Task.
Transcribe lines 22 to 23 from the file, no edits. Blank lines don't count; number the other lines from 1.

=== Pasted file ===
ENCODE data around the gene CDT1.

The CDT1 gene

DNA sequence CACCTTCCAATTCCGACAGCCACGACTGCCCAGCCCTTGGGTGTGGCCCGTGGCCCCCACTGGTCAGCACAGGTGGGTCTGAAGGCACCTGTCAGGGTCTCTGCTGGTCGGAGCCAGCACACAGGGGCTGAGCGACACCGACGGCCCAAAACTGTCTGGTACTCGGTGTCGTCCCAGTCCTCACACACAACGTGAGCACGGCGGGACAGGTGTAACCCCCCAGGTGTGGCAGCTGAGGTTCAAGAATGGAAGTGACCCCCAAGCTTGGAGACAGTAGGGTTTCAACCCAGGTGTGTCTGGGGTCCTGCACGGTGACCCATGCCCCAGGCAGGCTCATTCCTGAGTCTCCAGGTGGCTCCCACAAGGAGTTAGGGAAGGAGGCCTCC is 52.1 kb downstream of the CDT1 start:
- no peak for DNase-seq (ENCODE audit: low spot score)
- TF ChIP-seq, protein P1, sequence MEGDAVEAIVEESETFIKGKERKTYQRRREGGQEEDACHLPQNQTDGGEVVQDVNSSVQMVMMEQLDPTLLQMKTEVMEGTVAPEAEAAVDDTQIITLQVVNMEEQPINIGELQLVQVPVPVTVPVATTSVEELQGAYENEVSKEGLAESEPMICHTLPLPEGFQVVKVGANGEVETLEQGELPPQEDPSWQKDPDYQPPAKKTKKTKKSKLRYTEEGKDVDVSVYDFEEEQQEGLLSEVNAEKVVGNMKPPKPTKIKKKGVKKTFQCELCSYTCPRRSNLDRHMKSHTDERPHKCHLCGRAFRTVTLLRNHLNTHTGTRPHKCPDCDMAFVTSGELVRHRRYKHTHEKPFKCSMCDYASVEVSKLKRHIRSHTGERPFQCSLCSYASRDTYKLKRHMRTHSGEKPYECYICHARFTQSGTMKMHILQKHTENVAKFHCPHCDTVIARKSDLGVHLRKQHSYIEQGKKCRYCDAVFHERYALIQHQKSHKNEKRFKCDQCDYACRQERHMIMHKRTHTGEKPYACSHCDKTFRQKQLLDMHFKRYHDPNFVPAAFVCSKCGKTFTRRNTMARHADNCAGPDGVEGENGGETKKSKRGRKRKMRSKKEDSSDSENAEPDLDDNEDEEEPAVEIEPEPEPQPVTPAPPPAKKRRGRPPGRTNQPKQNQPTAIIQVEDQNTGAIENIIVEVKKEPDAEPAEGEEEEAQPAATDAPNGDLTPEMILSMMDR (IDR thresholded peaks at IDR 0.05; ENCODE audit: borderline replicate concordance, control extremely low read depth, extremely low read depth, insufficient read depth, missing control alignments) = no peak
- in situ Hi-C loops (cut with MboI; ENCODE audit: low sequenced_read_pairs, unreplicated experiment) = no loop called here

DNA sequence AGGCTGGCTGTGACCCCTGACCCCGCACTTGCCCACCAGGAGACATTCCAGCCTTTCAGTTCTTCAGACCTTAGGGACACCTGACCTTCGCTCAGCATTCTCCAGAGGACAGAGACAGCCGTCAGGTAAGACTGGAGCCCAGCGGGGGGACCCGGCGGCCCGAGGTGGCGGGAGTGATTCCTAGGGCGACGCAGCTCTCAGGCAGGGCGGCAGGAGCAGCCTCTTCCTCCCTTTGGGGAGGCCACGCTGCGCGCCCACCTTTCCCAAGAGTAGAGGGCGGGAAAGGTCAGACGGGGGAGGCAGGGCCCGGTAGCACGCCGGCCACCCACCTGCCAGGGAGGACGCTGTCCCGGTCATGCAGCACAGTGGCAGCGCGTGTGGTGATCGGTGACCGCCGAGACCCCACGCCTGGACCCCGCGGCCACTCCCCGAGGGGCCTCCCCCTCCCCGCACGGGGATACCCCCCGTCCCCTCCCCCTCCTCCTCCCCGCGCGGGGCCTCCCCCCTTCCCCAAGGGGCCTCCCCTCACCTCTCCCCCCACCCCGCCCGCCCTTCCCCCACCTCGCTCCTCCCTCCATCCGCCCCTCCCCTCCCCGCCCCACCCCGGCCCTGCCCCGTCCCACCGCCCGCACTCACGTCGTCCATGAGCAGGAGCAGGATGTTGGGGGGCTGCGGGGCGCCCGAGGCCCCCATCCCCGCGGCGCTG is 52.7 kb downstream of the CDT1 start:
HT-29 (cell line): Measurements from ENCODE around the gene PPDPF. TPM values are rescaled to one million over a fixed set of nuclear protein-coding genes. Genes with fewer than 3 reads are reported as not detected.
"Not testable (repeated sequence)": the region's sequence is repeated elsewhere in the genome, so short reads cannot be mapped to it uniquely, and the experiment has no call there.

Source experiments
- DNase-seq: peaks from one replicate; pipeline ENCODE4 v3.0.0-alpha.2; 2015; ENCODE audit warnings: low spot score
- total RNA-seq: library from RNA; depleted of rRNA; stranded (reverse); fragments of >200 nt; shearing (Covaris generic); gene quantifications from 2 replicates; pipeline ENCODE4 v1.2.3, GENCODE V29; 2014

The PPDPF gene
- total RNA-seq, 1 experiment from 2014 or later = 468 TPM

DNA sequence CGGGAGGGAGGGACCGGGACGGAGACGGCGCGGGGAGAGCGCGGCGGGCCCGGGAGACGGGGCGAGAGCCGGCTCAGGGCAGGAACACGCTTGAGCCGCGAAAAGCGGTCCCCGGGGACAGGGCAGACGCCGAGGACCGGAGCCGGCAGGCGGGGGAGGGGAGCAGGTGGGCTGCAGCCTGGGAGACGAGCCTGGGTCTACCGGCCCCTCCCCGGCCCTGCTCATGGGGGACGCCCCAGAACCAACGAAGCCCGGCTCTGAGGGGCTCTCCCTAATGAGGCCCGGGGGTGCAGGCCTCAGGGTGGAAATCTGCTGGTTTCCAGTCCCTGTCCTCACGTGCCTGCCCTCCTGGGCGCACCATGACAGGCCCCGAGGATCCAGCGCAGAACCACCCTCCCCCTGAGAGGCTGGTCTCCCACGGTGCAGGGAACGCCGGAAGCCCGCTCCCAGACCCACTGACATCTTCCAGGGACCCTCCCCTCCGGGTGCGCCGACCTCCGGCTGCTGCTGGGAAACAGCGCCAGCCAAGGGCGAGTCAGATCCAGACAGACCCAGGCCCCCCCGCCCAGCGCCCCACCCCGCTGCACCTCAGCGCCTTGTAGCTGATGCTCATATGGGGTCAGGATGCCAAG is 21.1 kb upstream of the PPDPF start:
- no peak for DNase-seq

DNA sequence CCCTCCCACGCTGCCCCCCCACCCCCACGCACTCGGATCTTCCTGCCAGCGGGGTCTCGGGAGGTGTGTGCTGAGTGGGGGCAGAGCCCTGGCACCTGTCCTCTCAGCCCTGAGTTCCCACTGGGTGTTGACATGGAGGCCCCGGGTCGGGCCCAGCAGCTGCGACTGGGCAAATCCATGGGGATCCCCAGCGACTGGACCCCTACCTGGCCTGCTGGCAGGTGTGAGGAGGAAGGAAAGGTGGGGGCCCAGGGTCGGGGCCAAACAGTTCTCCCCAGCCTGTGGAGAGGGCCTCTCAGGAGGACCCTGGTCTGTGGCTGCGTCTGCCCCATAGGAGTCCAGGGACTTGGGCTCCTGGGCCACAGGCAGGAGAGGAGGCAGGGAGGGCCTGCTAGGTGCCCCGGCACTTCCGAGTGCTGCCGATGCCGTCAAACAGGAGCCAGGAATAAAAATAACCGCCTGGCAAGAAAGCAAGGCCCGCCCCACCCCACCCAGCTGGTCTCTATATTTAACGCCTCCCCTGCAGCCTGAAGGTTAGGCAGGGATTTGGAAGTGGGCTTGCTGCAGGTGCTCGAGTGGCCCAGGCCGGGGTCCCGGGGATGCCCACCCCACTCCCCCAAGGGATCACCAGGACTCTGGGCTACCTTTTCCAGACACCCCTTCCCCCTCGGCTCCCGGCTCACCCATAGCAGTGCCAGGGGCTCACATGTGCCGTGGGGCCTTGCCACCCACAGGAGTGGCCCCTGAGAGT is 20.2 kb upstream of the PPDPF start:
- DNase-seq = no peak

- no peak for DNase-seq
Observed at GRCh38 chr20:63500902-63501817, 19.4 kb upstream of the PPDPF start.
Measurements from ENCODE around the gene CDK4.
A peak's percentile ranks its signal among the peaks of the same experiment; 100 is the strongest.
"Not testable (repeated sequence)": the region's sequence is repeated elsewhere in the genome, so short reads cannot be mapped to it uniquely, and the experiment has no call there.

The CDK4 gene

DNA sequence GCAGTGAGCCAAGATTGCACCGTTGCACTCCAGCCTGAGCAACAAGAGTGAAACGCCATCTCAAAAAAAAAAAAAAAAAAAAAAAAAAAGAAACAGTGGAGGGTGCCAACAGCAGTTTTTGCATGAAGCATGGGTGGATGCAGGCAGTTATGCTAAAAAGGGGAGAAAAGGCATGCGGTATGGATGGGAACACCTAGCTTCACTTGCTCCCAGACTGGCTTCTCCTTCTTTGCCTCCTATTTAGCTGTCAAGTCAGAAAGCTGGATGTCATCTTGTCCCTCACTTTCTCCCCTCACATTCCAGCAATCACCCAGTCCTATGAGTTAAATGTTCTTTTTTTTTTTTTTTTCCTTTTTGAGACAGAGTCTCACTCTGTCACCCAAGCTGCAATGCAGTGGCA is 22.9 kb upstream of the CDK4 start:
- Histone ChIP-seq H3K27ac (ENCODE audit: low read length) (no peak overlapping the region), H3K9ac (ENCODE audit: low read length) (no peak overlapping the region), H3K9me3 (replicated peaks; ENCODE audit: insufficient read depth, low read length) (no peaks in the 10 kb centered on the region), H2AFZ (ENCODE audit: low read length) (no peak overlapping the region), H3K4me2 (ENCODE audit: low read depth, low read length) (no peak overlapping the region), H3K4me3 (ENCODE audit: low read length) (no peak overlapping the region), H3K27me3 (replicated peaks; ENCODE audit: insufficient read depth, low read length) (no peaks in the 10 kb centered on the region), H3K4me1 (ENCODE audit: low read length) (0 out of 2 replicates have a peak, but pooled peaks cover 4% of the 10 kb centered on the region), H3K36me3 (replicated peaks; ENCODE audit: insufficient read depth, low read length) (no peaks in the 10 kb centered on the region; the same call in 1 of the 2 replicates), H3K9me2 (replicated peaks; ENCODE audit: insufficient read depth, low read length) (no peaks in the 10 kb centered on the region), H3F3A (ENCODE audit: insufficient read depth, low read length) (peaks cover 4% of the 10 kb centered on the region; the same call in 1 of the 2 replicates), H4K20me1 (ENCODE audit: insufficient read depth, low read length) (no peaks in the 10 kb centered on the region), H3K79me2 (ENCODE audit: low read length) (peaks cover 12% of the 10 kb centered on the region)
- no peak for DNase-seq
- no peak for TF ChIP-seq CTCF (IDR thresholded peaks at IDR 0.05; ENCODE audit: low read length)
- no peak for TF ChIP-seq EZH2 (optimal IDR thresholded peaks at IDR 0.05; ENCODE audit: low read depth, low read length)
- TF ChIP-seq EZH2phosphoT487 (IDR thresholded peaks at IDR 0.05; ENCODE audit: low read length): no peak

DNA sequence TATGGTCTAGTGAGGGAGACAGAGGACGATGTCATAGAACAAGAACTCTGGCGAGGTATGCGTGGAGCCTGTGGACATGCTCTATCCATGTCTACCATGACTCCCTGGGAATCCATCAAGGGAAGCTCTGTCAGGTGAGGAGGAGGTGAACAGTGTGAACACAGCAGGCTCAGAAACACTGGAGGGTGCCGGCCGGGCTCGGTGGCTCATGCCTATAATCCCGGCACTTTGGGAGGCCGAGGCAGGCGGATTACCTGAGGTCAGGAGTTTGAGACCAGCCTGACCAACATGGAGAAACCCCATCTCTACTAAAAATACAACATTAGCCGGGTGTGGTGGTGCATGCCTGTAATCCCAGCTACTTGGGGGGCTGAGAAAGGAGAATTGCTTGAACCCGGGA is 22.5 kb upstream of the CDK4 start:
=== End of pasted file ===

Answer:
A peak's percentile ranks its signal among the peaks of the same experiment; 100 is the strongest.
"Not testable (repeated sequence)": the region's sequence is repeated elsewhere in the genome, so short reads cannot be mapped to it uniquely, and the experiment has no call there.